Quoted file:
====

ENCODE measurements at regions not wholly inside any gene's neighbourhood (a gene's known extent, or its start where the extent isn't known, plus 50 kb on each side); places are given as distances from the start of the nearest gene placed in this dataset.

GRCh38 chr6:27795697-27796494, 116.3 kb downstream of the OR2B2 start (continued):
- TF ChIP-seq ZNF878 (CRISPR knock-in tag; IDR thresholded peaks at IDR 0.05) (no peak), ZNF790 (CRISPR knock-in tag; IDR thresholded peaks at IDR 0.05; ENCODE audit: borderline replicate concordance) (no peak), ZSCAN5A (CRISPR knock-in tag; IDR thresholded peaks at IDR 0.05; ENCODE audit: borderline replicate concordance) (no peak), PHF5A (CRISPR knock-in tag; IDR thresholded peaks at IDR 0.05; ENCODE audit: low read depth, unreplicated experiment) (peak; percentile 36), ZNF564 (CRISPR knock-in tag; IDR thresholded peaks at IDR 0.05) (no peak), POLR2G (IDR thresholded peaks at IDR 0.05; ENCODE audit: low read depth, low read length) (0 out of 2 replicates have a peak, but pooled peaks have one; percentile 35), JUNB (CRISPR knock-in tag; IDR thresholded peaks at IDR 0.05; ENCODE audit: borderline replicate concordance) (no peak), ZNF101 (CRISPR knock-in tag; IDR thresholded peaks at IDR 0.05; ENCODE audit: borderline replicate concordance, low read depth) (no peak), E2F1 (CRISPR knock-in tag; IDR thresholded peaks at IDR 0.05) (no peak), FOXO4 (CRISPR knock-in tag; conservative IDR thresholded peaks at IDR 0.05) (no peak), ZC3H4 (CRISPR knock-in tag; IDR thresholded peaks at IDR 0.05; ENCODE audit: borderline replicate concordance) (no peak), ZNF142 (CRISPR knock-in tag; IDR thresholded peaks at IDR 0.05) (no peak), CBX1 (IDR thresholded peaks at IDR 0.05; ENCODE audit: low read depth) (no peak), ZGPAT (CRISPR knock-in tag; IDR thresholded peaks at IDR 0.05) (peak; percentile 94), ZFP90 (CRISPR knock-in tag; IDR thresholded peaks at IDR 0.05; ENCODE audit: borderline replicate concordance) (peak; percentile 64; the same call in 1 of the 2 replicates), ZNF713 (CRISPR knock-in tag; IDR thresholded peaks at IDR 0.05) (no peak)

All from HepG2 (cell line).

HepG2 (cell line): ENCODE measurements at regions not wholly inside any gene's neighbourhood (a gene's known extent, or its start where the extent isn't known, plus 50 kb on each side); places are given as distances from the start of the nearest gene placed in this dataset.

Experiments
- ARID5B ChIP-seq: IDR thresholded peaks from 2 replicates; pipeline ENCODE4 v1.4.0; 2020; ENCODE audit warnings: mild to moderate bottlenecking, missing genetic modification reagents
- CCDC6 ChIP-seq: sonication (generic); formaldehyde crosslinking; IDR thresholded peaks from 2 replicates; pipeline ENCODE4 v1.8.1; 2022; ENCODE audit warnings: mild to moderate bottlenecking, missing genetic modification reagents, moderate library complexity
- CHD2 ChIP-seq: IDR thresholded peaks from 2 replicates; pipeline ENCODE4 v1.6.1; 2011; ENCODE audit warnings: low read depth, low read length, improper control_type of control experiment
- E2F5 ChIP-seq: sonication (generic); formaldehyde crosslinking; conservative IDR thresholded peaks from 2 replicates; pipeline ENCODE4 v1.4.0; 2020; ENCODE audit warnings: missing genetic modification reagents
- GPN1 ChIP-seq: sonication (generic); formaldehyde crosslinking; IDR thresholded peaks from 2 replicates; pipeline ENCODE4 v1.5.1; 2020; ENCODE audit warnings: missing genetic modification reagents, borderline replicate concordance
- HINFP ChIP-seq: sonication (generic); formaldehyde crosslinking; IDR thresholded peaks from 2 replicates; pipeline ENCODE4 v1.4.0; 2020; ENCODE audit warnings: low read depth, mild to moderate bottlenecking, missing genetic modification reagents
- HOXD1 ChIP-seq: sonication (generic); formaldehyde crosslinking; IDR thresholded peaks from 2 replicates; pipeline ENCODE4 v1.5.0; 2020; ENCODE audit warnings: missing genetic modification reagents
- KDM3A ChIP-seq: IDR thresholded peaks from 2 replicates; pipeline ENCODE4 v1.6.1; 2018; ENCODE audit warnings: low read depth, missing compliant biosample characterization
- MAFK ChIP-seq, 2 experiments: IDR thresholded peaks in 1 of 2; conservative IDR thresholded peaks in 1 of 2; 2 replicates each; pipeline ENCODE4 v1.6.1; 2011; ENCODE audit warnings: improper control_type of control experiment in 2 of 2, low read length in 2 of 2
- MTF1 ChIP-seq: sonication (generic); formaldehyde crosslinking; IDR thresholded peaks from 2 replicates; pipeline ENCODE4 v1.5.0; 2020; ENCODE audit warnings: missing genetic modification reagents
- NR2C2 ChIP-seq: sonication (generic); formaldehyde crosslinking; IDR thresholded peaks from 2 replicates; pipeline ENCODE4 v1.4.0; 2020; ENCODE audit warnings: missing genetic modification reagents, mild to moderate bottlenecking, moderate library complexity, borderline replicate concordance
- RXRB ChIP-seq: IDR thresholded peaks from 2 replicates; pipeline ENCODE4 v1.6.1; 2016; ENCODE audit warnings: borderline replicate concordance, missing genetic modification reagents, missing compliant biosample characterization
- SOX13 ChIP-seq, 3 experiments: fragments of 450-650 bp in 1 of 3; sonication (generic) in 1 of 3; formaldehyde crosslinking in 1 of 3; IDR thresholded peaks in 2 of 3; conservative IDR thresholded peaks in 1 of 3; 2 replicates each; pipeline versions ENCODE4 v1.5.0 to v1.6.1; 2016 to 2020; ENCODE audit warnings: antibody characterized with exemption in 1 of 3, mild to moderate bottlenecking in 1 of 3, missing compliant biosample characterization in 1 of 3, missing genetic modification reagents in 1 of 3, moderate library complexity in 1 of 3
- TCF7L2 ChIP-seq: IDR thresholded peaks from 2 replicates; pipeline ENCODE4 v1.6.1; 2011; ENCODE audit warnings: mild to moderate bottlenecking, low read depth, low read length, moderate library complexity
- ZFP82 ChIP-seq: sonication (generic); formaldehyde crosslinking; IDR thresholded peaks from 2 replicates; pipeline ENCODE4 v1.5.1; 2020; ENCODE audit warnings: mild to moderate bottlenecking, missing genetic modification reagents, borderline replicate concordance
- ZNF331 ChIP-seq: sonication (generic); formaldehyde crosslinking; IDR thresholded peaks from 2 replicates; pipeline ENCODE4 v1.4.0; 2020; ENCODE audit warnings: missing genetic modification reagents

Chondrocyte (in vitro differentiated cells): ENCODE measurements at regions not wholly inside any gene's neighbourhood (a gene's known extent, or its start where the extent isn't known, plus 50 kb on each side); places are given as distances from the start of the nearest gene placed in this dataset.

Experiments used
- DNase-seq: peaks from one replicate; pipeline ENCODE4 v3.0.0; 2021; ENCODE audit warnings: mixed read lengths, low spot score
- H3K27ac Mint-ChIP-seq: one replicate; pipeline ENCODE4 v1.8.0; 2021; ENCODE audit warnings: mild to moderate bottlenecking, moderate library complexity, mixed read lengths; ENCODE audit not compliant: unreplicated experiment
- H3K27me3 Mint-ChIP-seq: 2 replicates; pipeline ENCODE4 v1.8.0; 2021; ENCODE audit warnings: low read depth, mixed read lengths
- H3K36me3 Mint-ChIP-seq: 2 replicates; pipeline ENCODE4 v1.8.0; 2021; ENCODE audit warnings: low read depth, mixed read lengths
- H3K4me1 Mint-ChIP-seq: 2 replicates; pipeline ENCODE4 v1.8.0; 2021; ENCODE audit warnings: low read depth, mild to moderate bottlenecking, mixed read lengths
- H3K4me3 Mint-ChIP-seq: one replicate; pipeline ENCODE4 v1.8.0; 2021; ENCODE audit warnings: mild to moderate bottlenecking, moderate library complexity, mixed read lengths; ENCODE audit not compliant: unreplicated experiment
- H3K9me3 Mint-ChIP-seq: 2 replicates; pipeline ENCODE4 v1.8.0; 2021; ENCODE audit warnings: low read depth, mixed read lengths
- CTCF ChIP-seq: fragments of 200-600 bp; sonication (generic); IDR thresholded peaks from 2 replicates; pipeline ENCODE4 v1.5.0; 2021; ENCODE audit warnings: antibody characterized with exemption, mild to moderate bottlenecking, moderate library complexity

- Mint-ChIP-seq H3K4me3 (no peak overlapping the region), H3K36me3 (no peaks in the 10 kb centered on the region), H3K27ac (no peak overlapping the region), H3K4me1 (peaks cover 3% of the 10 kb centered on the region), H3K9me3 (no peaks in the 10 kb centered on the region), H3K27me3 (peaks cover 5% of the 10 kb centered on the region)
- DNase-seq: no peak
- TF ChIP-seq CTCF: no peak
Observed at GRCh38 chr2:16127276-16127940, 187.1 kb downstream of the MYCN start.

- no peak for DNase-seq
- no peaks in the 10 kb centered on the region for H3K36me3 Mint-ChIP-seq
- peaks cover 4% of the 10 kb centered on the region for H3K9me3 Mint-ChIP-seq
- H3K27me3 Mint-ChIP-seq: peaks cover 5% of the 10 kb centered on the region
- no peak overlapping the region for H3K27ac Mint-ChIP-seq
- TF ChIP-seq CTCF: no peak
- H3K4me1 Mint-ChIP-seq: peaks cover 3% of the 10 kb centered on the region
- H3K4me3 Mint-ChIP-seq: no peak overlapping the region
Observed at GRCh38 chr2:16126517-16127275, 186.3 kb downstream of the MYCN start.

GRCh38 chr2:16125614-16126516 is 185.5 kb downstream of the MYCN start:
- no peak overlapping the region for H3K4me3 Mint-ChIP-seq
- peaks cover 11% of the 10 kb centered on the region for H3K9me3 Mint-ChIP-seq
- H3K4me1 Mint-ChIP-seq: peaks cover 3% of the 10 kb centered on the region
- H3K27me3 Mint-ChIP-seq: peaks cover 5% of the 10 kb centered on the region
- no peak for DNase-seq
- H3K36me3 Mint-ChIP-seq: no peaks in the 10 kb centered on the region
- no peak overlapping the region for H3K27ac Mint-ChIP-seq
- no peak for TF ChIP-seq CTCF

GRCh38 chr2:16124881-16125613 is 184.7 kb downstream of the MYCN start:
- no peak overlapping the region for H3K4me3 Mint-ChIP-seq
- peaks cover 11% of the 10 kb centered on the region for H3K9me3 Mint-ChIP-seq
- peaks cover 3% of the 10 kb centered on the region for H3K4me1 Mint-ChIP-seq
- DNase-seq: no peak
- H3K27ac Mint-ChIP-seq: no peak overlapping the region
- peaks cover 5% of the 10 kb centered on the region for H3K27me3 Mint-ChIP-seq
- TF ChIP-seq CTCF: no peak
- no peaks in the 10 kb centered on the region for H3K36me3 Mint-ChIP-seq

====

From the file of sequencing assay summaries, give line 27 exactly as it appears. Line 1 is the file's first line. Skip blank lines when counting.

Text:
- H3K27me3 Mint-ChIP-seq: 2 replicates; pipeline ENCODE4 v1.8.0; 2021; ENCODE audit warnings: low read depth, mixed read lengths